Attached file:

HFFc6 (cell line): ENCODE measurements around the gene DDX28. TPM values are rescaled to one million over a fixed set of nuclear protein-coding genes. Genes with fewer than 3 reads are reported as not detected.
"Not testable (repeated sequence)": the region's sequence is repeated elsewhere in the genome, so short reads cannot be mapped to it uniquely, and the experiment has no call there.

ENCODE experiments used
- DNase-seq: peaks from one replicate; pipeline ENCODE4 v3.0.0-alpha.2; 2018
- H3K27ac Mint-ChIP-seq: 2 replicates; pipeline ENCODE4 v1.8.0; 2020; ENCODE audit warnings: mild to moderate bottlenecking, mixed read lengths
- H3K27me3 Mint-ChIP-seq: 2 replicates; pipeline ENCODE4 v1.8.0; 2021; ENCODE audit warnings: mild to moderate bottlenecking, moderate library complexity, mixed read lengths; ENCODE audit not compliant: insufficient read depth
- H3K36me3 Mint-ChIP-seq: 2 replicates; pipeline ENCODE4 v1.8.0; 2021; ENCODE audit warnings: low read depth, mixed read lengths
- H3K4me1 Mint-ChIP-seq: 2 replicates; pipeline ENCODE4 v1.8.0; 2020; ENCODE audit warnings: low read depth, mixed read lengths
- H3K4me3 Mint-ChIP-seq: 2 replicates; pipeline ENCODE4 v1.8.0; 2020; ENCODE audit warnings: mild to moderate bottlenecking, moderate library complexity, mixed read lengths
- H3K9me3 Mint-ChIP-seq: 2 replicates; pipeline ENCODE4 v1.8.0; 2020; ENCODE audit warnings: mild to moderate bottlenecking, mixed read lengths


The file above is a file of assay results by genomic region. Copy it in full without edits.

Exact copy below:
HFFc6 (cell line): ENCODE measurements around the gene DDX28. TPM values are rescaled to one million over a fixed set of nuclear protein-coding genes. Genes with fewer than 3 reads are reported as not detected.
"Not testable (repeated sequence)": the region's sequence is repeated elsewhere in the genome, so short reads cannot be mapped to it uniquely, and the experiment has no call there.

ENCODE experiments used
- DNase-seq: peaks from one replicate; pipeline ENCODE4 v3.0.0-alpha.2; 2018
- H3K27ac Mint-ChIP-seq: 2 replicates; pipeline ENCODE4 v1.8.0; 2020; ENCODE audit warnings: mild to moderate bottlenecking, mixed read lengths
- H3K27me3 Mint-ChIP-seq: 2 replicates; pipeline ENCODE4 v1.8.0; 2021; ENCODE audit warnings: mild to moderate bottlenecking, moderate library complexity, mixed read lengths; ENCODE audit not compliant: insufficient read depth
- H3K36me3 Mint-ChIP-seq: 2 replicates; pipeline ENCODE4 v1.8.0; 2021; ENCODE audit warnings: low read depth, mixed read lengths
- H3K4me1 Mint-ChIP-seq: 2 replicates; pipeline ENCODE4 v1.8.0; 2020; ENCODE audit warnings: low read depth, mixed read lengths
- H3K4me3 Mint-ChIP-seq: 2 replicates; pipeline ENCODE4 v1.8.0; 2020; ENCODE audit warnings: mild to moderate bottlenecking, moderate library complexity, mixed read lengths
- H3K9me3 Mint-ChIP-seq: 2 replicates; pipeline ENCODE4 v1.8.0; 2020; ENCODE audit warnings: mild to moderate bottlenecking, mixed read lengths